(Last Updated on : 09/05/2013)
Ananda Chandra Agarwala (1874-1940) translated poems from English which read like the original. He also wrote several narrative poems of absorbing interest based on folk-tales. Hiteswar Barbarua (1876-1939) wrote long narrative poems in blank verse and a number of sonnets, modelled after English types. His earliest collection, Dhopakali (The Bud, 1902), contains poems composed in early youth. The long poem, Kamatapur Dhvamsa aru Birahini Bilap Kavya (The Fall of Kamatapur and the Sorrows of Parted Lovers), was published in 1912.
The theme is taken from mediaeval Assamese history. It describes how ancient Kamatapur (situated near modem Cooch Behar
) was sacked, during the reign of King Nilambar by the Nawab of Gaur through the conspiracy of Nilambar's -own minister. Divided in fifteen sections, the poem is mostly dramatic. Another historical narrative poem is his Tirotar Atmadan (Woman's Self-Sacrifice) in which the poet describes how the illustrious Ahom Princess, Jayamati, held as ransom by a tyrannical despot, the Lara-Raja, willingly embraced death through torture for the cause of her husband and the country. The poet, while maintaining fidelity to facts, pours out all the wealth of his imagination whenever there is opportunity to do so.
He often stops and indulges in impassioned apostrophes to such things as Imagination, Tears, Dewdrops, Sleep, etc. apostrophes which almost become independent lyrics of rare charm and beauty. Yuddhakestrat Ahom Ramani ba Mula Gabharu (An Ahom heroine in the battle-field or Mula Gabharu) is another long, narrative poem by Barbarua. Based on the sixth and seventh invasions of Assam by the Moghuls of Delhi
in 1532 and 1533, the poem describes the exemplary courage, unswerving heroism and sacrificial love of the Assamese heroine, Mula, who joined the army, fought the Moghuls, killed two Moghul generals, and thus avenged the death, at their hands, of her own husband, a general killed the previous year in action. Mula was herself subsequently killed on the battlefield. There is soul-stirring patriotic appeal throughout the poem; Barbarua's lines on love of the father-land have become proverbial in Assam:
Whoever lays down his life on the battlefield,
Fighting for the freedom of his father-land,
Gets immortal bliss after death.
Death is, in his case, eternal rest,
Full of happiness, on the lap of the Mother Universal.
To him fire is mellow as moonlight
And the bed of clay is flower-bed,
And the piercing spears falling
Are but flowery showers.
He was widely read in European literature which he admired very much and which influenced his literary practice. He modelled his Anjali after Goldsmith's Vicar of Wakefield and based his Desdemona Kavya on Shakespeare's Othello. Profuse quotations from famous European writers are interspersed in his works. The Abhas (Outline, 1914) is a collection of twenty one lyrics devoted to the lives of as many illustrious women, including such diverse figures as Yasoda, Boadicea and Joan of Arc.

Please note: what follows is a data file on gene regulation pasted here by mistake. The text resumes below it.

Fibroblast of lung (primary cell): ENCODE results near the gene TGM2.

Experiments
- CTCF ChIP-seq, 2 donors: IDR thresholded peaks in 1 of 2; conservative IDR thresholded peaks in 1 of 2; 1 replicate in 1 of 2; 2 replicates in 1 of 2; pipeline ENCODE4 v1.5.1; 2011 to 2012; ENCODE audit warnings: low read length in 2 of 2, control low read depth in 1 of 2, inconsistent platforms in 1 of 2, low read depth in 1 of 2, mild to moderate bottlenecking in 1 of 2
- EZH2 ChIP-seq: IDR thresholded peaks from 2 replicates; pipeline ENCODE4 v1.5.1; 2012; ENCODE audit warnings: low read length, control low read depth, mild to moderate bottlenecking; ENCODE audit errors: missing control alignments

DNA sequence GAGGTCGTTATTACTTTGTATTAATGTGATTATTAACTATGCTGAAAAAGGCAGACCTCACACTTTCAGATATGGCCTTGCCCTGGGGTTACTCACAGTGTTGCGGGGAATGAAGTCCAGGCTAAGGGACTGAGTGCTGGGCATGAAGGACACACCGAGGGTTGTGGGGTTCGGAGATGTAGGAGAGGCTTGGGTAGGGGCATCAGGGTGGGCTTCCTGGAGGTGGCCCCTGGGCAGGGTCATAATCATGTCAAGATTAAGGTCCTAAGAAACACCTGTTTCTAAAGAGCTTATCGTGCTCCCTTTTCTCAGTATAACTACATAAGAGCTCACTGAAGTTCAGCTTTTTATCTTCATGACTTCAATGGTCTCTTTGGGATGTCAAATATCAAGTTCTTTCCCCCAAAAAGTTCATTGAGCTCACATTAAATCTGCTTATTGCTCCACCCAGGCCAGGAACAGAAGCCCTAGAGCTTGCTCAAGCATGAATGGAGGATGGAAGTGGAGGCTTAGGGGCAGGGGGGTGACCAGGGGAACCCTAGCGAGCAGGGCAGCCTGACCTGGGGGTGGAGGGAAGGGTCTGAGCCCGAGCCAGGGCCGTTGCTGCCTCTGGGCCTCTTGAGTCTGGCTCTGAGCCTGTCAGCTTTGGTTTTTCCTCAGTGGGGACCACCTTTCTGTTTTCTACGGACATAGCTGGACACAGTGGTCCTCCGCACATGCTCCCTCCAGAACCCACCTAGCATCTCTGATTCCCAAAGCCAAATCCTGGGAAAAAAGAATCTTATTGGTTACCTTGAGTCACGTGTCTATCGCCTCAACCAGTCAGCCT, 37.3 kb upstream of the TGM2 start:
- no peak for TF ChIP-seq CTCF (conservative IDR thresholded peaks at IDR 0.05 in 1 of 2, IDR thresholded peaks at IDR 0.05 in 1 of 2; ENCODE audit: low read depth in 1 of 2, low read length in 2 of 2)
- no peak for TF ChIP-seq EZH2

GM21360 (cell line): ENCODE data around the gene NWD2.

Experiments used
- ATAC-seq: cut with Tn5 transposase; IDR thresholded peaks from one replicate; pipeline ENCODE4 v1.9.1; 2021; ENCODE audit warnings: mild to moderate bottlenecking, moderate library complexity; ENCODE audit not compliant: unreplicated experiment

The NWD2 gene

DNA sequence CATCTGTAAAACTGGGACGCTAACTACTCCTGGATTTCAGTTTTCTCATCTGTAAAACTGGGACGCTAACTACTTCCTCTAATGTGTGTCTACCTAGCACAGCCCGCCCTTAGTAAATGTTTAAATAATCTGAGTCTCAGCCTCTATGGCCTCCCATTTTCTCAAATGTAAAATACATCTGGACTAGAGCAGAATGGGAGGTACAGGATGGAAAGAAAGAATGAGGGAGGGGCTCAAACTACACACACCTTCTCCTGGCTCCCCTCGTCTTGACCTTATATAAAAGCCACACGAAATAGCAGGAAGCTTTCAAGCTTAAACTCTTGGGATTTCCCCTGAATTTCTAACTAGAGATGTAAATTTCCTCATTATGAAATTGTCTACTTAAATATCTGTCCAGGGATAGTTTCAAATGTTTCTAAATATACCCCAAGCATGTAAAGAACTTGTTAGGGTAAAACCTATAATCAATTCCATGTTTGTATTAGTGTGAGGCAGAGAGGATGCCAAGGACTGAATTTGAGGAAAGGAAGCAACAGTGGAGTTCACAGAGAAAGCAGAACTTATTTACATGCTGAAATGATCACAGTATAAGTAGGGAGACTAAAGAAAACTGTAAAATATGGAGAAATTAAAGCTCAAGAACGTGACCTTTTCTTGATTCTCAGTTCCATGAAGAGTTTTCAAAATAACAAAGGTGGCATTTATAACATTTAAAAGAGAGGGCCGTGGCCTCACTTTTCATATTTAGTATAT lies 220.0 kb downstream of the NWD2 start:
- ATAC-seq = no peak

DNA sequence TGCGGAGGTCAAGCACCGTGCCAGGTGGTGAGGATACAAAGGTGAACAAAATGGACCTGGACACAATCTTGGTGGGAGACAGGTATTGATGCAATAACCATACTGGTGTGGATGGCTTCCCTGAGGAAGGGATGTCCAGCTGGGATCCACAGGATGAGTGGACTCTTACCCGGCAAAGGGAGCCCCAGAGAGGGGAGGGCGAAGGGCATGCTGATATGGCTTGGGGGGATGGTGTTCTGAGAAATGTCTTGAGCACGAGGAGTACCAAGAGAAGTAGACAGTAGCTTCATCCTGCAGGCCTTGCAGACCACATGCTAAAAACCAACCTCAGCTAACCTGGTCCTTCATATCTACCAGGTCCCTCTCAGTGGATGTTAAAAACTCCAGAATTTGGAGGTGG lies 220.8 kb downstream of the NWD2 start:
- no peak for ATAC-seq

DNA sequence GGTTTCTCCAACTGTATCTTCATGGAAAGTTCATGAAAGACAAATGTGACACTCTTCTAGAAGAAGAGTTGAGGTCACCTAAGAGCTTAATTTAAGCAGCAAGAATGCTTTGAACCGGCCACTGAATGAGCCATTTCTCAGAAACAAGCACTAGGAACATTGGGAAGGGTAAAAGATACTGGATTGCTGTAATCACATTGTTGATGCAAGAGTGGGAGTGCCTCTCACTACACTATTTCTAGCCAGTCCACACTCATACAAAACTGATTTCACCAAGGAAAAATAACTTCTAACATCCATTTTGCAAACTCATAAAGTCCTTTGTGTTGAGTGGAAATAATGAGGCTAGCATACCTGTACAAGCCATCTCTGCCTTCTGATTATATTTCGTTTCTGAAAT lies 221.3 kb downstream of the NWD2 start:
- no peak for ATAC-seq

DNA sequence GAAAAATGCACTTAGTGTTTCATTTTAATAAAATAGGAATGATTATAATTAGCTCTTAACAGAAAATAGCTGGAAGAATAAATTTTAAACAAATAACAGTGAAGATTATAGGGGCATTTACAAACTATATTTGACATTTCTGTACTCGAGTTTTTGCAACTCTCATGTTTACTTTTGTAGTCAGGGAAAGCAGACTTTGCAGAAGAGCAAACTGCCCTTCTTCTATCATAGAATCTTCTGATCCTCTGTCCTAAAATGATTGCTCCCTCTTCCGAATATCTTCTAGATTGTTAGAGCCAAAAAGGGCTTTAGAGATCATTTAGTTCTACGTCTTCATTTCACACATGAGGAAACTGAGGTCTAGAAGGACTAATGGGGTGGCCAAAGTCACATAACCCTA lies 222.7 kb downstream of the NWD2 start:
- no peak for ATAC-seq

His Malac (1918), a collection of 128 sonnets, is the first sonnet-sequence in Assamese. Covering in its narrow compass a very wide range of topics such as Isvara (God), Kalpana (Fancy), Ihakala (This Side of the Grave), Sapon (Dream), the sequence contains, besides, poems addressed to Shakespeare, Kalidasa, Sankaradeva, Sakuntala, Miranda and other figures, real and imaginary, dear to his heart. Barbarua had known several bereavements in life, and apparently some of his sonnets are keys to unlock his agitated and afflicted heart. We have some splendid sonnets on. Yatana (Tribula-tions), Kandon (The Crying), Santvana. (Consolation) and Cakulo (Tears). Cakulo (Tears, 1922) is another sonnet-sequence of Hiteswar Barbarua composed on the death of his youngest son. The sonnets express the bitter grief of the father. If the test of genuine poetry is to move, there can be no more genuine poetry than these sonnets. There is something in their language which brings tears to the reader's eyes. The title, Cakulo, is thus an apposite one. The sequence contains, in addition, a number of elegiac poems, which deal not only with the recurring grief of the bereaved father but also with ultimate problems like Life, Death, Soul, Heaven and the like. In such poems the poet succeeds in refracting the actual into the prophetic. A scion of an ancient Ahom royal family, Hiteswar Barbarua knew intimately the pageant of Ahom history. This he collected into a book called Ahomar Din (The Ahom Days), which unfortunately yet remains to be published. His Malita is a novel with the same purpose, lined on a more fanciful canvas, and gives a faithful picture of some aspects of Ahom aristocracy in its heyday.